Would you show me if these mean the same thing?

Other than that, would you show me other(s) way to express following?

1.John is ten times as intelligent as David.

2.John is ten times more intelligent than David.

Thanks in advance

  • 1
    Your specific examples are equivalent. But note that many adjectives don't work well (or at all) with the more [adj] than form, because we don't normally use forms like more big, tall, old etc. (they'd be bigger, taller, older). – FumbleFingers Reinstate Monica Dec 12 '14 at 15:50
  • @FumbleFingers They aren't equivalent. If you're 1m and I'm twice as tall as you, I'm 2m. If I'm 50% taller than you I'm 1.5m. That means I'm .5m taller than you. If I'm two times taller, I'm 200% taller, so I'm 2m taller than you. So I'm 3m. Right? ( - or not?) – Araucaria - Not here any more. Dec 12 '14 at 23:59
  • 1
    @Araucaria: Nice try, but I think that's been done to death under Faisal's answer! :) – FumbleFingers Reinstate Monica Dec 13 '14 at 1:09
  • @FumbleFingers I got "He's two times smaller then me" today in class. Erm, stumped me ... :) – Araucaria - Not here any more. Dec 13 '14 at 1:15
  • @Araucaria: Apparently there's a recognised problem in this area when it comes to teaching/talking about basic arithmetic comparisons (what the linguists call partitive comparative expressions) with "nonstandard black dialect speakers". I didn't read that link in detail, but it looks like this is because they actually conceptualise such things differently, as well as using different words to describe such relationships. – FumbleFingers Reinstate Monica Dec 13 '14 at 14:26

The following explanation might not make sense at first, and the reason for that is that human intelligence is, as yet, unquantifiable:

Assume that David's intelligence = X

  1. "John is ten times as intelligent as David", means that John's intelligence = 10 * X
  2. "John is ten times more intelligent than David", means that John's intelligence = X + (10 * X) = 11 * X

So basically they convey the same meaning: John is considerably more intelligent than David.

Now when comparing two quantifiable amounts:

Assume that David is 5 years old

  1. "John is ten times as old as David", means that John is 10 * 5 = 50 years old.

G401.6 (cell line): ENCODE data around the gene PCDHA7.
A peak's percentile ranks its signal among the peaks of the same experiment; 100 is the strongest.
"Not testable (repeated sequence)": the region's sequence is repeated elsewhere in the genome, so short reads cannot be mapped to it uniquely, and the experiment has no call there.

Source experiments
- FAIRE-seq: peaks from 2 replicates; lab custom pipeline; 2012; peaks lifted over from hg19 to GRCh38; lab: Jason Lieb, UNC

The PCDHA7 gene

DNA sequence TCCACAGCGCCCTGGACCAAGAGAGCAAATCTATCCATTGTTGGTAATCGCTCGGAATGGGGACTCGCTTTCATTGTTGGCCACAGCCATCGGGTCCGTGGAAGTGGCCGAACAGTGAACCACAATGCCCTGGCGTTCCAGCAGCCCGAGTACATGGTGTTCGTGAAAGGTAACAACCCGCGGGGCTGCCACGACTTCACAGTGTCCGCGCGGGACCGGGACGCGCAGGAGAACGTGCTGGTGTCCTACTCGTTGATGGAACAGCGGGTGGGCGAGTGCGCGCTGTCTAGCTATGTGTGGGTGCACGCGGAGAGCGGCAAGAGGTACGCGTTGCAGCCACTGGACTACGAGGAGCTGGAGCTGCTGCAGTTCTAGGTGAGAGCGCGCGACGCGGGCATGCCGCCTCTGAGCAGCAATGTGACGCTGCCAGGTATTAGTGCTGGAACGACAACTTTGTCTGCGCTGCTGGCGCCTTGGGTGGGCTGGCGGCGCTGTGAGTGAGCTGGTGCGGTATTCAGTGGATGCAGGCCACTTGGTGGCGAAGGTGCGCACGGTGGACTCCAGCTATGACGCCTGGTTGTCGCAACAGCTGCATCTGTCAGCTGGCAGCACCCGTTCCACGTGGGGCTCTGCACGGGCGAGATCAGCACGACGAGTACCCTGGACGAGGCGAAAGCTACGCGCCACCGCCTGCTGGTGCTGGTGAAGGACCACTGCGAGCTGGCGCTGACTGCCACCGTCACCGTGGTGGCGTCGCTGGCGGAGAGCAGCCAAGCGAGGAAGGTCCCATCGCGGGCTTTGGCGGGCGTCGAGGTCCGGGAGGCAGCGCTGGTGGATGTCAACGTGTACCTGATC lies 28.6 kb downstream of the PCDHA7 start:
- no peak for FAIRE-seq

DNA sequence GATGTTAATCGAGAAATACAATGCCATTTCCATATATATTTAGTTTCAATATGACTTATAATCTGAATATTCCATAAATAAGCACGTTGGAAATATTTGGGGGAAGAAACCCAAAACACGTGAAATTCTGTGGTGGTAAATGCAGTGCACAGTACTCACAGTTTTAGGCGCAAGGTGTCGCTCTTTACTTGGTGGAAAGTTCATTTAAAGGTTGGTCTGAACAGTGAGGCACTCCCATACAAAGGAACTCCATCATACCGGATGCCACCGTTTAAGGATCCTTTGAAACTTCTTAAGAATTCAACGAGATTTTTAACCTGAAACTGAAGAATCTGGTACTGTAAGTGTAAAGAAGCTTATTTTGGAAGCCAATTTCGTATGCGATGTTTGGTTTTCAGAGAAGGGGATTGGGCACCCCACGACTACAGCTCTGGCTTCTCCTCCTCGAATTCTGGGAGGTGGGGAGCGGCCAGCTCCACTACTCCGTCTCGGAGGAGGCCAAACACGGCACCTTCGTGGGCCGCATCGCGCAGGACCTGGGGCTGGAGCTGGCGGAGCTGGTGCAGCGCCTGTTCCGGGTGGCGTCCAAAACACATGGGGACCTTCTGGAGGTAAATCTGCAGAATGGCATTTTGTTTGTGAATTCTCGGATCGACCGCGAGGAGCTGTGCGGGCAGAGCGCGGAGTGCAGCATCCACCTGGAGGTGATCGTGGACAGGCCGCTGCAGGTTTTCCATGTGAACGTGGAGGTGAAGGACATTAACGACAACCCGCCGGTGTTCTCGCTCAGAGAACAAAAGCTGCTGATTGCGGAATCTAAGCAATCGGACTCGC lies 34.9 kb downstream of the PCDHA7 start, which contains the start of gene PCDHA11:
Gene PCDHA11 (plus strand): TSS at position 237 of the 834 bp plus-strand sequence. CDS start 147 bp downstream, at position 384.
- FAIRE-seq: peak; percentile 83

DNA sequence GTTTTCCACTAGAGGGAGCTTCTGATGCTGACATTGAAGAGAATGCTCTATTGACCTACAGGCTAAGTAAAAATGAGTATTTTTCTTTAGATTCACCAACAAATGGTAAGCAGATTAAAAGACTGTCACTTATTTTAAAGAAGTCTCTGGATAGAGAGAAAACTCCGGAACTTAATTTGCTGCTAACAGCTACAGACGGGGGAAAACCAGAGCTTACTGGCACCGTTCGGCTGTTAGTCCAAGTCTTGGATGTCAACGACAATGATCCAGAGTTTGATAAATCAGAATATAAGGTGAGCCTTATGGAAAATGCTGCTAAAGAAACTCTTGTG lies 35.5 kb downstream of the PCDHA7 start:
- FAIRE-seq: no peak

2. "John is ten times older than David", means that John is 5 + (10 * 5) = 55 years old.
  • 3
    I think almost no native speakers would assume John is 55 (as opposed to 50-ish) in your final example. Your quantifiable/unquantifiable distinction reflects a mathematical mindset that isn't manifest in ordinary English usage. – FumbleFingers Reinstate Monica Dec 12 '14 at 15:56
  • I agree. I have an engineering/mathematics background, hence the misplaced formulas. I suppose people will just assign the same significance to John's intelligence or age regardless of the wording. – user11664 Dec 12 '14 at 15:59
  • 2
    Say John has £4 and David has £1. I really don't believe anyone would say "John is three times richer than/as rich as David" unless they were specifically intending to follow that "unacceptable" statement with exactly your distinction. Which would convince no-one, I feel, but it might pass a few minutes down the pub debating the issue. – FumbleFingers Reinstate Monica Dec 12 '14 at 16:07

They mean the same thing. Like another person said, using "as" is more versatile because you can put any adjective in there without changing it ("ten times as dedicated," "ten times as strong," "ten times as fast," etc.). But using "more" is perfectly understandable as well, but you would have to modify the adjectives.

  1. "Ten times more intelligent" = okay
  2. "Ten times more strong" = not okay
  3. "Ten times stronger" = okay
  4. "Ten times smarter" = okay

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